Calcinosis cutis is a condition where there are deposits of calcium salts in the skin. It may also extend to the underlying tissue known as the subcutaneous tissue and calcinosis can occur even deeper in the body including within muscles or organs. In calcinosis cutis, the abnormal deposits are made up of calcium salts and not bone as is the case with osteoma cutis.
When abnormal calcium deposition occurs in the soft tissues within the body, it can cause functional disturbances some of which can even be fatal in the long term. However, the prognosis is not usually as serious with calcinosis cutis. The condition can lead to severe disfigurement, superficial pain and skin ulcers. In rare instances, it can lead to gangrene due to blockage of blood flow.
Calcinosis cutis is not a common condition and the exact incidence is not known. It tends to affect both males and females equally. Depending on the type of calcinosis cutis, the condition may more commonly be seen in childhood, adolescence or early adulthood. Calcinosis cutis can affect any person of any ethnicity but is more common among Africans, particularly those of South African origin.
Calcium is a one of the major minerals in the human body. Most of the calcium is stored within the bones but trace amounts are utilized by every cell in the body. Normally the body keeps the calcium levels in the bloodstream and other body fluids within a narrow range. This prevents metabolic disturbances of calcium from arising. However, when the normal limits are exceeded, calcium deposition can occur in a number of different tissue including the skin. It works synergistically with phosphate, another abundant mineral in the human body. Therefore the deposits are primarily calcium phosphate salts and calcium carbonate is present to a lesser extent. Deposition occurs in the dermis of the skin but may extend to the underlying subcutaneous tissue.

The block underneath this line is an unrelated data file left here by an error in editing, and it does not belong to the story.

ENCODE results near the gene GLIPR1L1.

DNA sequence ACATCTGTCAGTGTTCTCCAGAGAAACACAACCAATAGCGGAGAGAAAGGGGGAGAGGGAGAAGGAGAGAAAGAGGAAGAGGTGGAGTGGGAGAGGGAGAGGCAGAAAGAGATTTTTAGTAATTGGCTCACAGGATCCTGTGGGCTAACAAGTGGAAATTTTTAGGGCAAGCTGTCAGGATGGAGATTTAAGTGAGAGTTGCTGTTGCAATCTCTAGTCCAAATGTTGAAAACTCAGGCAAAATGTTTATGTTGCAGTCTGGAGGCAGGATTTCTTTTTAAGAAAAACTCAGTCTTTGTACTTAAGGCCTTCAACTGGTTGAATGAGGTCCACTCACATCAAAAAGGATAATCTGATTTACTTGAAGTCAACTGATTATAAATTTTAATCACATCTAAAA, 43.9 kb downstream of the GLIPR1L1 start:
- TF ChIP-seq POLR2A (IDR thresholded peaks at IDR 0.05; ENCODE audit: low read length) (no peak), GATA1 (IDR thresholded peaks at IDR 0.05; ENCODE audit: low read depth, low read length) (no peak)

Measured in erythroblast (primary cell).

The exact mechanism behind calcium deposition in the skin is not completely understood. It can occur in the backdrop of high calcium and phosphate levels in the blood and tissue fluid. This may lead to a high calcium level within the cells as well and precipitation of calcium is possible, in much the same way as calcium stones form in the kidney. Tissue damage may also be a trigger as certain exposed proteins then bind phosphate even if the calcium and phosphate levels are normal. Calcium subsequently binds with the phosphate leading to the formation of calcium deposits.
There are four major types of calcium calcinosis classified according to the underlying cause :
Dystrophic Calcinosis Cutis
This type of calcinosis cutis arises in areas where the tissue is damaged. Any type of inflammation, malignancy or even tissue death appears to be the precipitating cause. Dystrophic calcinosis cutis is the most common type.
Metastatic Calcinosis Cutis
This type of calcinosis cutis arises when the levels of calcium and phosphate are abnormally high. Therefore any condition that cause hypercalcemia or hyperphosphatemia can lead to metastitis calcinosis cutis.
Idiopathic Calcinosis Cutis
Idiopathic is the medical term for a condition due to unknown cause. In this case, calcinosis cutis occurs for no clearly identifiable reason. The calcium and phosphate levels are normal and there is no preceding tissue damage. The patient is not using any drugs and has not undergone any medical procedures that are linked to calcinosis cutis.
Iatrogenic Calcinosis Cutis
This is a type of calcinosis cutis that arises as a consequence of using certain medication or undergoing certain medical procedures. It arises secondary to medical treatment and procedures and can sometimes resolve once the medication is discontinued.